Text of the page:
Ah, would those be the vaunted "traditional journalistic checks" which spawned the, er, "news errors" of Eason Jordan and Dan Rather? A more accurate term than "news errors" might have been, well, hoaxes and downright lies. But, of course, those terms are reserved for blogs, not fellow members of the MSM.

Naturally, Douglas doesn't actually come up with even one instance of a blog-generated hoax or lie that made its way "round the world before the truth has its boots on." Shocking that the BBC's crack "traditional journalistic check" squad didn't pick up on that, don't you think?

Htich on Gorgeous George

Hitchens today in Slate, on Galloway.
I wonder if any of those who furnished him a platform will now have the grace to admit that they were hosting a man who is not just a pimp for fascism but one of its prostitutes as well.
Good stuff.

BBC gets vote results right - but only just

Iraq has announced the results of the vote on its new constitution. The process was such that a small minority of the population, concentrated in just a few provinces, could prevent ratification. If just 3 of Iraq’s 18 provinces voted “No” by a two-thirds majority, ratification would have been defeated, no matter what the degree of support in the overall population.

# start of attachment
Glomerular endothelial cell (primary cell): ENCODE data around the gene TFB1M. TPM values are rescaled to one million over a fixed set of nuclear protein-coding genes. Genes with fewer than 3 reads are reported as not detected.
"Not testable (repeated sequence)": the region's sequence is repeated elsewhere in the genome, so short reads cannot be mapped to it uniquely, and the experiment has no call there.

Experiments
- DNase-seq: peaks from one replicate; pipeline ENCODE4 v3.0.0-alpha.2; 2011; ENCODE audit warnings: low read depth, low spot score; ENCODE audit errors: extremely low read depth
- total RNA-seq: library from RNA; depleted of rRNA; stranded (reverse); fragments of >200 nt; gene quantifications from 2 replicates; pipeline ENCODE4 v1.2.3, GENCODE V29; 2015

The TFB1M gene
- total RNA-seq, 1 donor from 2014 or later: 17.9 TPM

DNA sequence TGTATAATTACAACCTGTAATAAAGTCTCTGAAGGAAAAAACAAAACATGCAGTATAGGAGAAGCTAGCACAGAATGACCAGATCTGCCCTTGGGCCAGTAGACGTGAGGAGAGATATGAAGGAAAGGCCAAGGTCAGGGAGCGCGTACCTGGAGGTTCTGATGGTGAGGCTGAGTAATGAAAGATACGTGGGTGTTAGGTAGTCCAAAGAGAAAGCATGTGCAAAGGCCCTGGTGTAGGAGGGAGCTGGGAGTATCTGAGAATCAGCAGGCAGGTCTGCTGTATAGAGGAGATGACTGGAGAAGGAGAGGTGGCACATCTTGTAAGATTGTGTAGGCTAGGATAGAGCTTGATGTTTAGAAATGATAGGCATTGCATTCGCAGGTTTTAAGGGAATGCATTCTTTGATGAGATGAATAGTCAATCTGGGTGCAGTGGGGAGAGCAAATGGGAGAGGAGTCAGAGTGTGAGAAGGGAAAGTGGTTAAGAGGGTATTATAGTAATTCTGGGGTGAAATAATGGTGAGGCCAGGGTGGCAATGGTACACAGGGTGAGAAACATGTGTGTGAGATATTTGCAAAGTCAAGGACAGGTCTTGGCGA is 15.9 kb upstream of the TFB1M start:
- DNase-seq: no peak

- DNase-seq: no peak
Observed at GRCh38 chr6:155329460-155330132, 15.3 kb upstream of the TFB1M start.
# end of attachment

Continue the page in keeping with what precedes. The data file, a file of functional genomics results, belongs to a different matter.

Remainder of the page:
So, essentially, the process was stacked against approval to begin with, requiring not just majority support throughout the country, but significant minority support even in those few areas where opposition was expected to be high.

In the event, support was overwhelming: 78% of the overall population voted in favour of ratification; 15 of the 18 provinces had majority support; and only 2 of the 3 provinces voting against did so by a two-thirds majority (the third had a 55% vote against.)

So, how does the BBC headline its article about this overwhelming vote in favour of ratification?

Iraq backs charter – but only just

Tuesday, October 25, 2005

Surprise, surprise